- Taylor, R.A. CPO, RN
- Biographies and personal histories, History - WW2, History - Between the wars
- RAN Ships
- None noted.
- March 1984 edition of the Naval Historical Review (all rights reserved)
A goat track existed there on each side and at this point there were about 100 or more Chinese waiting for us to throw lines to them to give us a pull or to place wires around boulders so that we could use the winch. The only apparel these people wore was a large straw hat so we saw quite a few oddities. For a period we drifted across the river, still at maximum speed. All of a sudden a bubble appeared which denoted broken water. The pilot aligned the bows to it and we shot over, much to the dismay of the Chinese who were hoping for payment.
Later on in the afternoon we struck engine trouble. The LP piston became red hot and tore all the packing out. We could not stop, so a 44-gallon drum of soft soap and olive oil was mixed up and sprayed upon it continuously. Fortunately we made the anchorage. With both anchors down and all cable out we came to rest, but despite all our efforts the force of the current kept the propellers turning. Our final recourse was to put the engine in an astern position and use steam. You can imagine what a hot night we had effecting repairs. The next day we reached Wanshein, stopped overnight and sailed early in the morning for the last leg and tied up at a large floating pontoon. During the evening we received a signal stating that a large body of water was coming down.
The river at Chungking is nearly a mile wide and in 24 hours the river rose 96 feet. It was fascinating to watch whole streets disappear and 556,000 souls were swept away. During our stay the political situation became stabilised and we returned to Ichang.
What took us 3 days to cover going up we did in 10 hours on the return, using high engine speed to maintain steerage way, and in Windbox Gorge we were virtually flying. The awesome power of nature was fascinating.
Travelling from port to port inoculations were very frequent. After this rest period we sailed down river to Wuhu where the Japanese had a huge iron ore deposit which they worked day and night, as we all know for what purpose.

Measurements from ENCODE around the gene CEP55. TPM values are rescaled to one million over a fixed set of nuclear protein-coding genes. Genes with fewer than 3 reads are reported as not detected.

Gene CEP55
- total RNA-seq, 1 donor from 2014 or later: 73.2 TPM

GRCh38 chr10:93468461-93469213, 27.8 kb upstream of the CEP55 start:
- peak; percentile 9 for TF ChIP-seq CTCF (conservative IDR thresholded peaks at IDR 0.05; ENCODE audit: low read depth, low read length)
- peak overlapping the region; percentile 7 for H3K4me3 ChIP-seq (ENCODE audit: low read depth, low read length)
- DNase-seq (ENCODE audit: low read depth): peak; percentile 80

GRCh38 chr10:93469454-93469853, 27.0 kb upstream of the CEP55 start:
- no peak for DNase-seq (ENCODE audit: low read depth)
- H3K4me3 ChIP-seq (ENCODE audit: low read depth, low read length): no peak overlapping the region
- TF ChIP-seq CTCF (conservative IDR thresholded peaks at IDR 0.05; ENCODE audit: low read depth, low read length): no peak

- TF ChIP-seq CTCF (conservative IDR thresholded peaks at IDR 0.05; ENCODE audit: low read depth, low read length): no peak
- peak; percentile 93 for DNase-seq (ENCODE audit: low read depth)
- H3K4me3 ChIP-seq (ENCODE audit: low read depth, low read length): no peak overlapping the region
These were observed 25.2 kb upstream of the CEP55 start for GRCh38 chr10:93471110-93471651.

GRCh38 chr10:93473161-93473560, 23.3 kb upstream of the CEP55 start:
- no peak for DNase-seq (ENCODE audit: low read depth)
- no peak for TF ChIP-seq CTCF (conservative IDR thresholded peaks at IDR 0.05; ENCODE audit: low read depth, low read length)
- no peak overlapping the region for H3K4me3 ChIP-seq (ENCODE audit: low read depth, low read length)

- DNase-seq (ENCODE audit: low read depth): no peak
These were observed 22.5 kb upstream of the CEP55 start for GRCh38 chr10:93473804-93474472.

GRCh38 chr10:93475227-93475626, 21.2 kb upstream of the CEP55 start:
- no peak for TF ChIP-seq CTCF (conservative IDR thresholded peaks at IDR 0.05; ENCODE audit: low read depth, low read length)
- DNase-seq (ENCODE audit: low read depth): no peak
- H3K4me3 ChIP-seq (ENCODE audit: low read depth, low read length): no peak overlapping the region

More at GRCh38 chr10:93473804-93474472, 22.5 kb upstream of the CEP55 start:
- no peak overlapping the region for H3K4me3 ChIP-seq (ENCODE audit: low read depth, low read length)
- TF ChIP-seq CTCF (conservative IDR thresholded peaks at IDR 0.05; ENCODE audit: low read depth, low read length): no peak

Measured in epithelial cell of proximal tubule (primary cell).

It was our intention to return up river but that night a freighter dragged its anchor and crashed into our bows, the damage sustained making it necessary for us to seek repairs in Shanghai. This made us most joyful, but was short lived. The Japanese alleged that two of their servicemen were killed in the International Settlement, and in a few days the river was filled with cruisers and destroyers from Britain, USA and Japan. This show of force eased the situation a bit, and on completion of our repairs we sailed back up river, where I was relieved in Hankow, sailing back to Hong Kong and England.
During the course of my journeys up and down the river, I always found the Chinese most helpful, due I feel sure to their abject poverty which was pitiful to see. It was common to see babies born, and when it was a girl just tossed over the side. Often we had to drive these sampans away from our ship’s side. They collected around the Gash chute, which hung over the stern, with nets to catch every little bit of offal, and if one capsized the current speedily sucked it under. Our Chinese messboy fell over the side one day, and despite our search we did not sight him.
On returning to England in late 1937, after a short period I got itchy feet and volunteered for another Far East commission and I embarked on a troopship to join HMS Eagle at Hong Kong. Before we had time to visit the Chinese sea ports the war broke out which necessitated me playing with Hitler and Mussolini for 6 years in the Indian Ocean, the Mediterranean and South Atlantic, but that is another episode of my intensely interesting travel.
Finally with the war over, I returned to England in 1946. With all the complexities of demobilisation, I became quite frustrated and volunteered to be sent as far away as possible. My wishes were granted, and I sailed away to Hong Kong. Little did I know that it would take me 3 years to get there. Under that little wizened Prime Minister, Clement Attlee, the Royal Navy, as regards deployment and manning levels, changed week by week. 1 found myself up the Persian Gulf, India, Burma and Malaya. By that time Maeti Sung was virtually in command of China, forcing Chang Kai Shek to Formosa. Between these warring factors the Royal Navy maintained the law of Territorial Waters, 3 mile limit, and for weeks we sat outside of Shanghai protecting all types of shipping who were willing to run the blockade up to Shanghai where the cargoes, especially oil, fetched astronomical prices. On Christmas morning 1949 a large Canadian ship made us a signal. ‘With the fog descending I intend to run the blockade.’ Our signal was ‘Go at your own peril, good luck’. Before she had hardly travelled a mile she collected 2 4-inch shells, wrecked the galley and damaged her steering so she went aground and signalled for help. She must have weighed well over 10,000 tons. We steamed to her, put both anchors down and went astern to pick up her wires. With increasing revolutions and pulling on the cable by the anchor winch we finally got her off. She was lucky.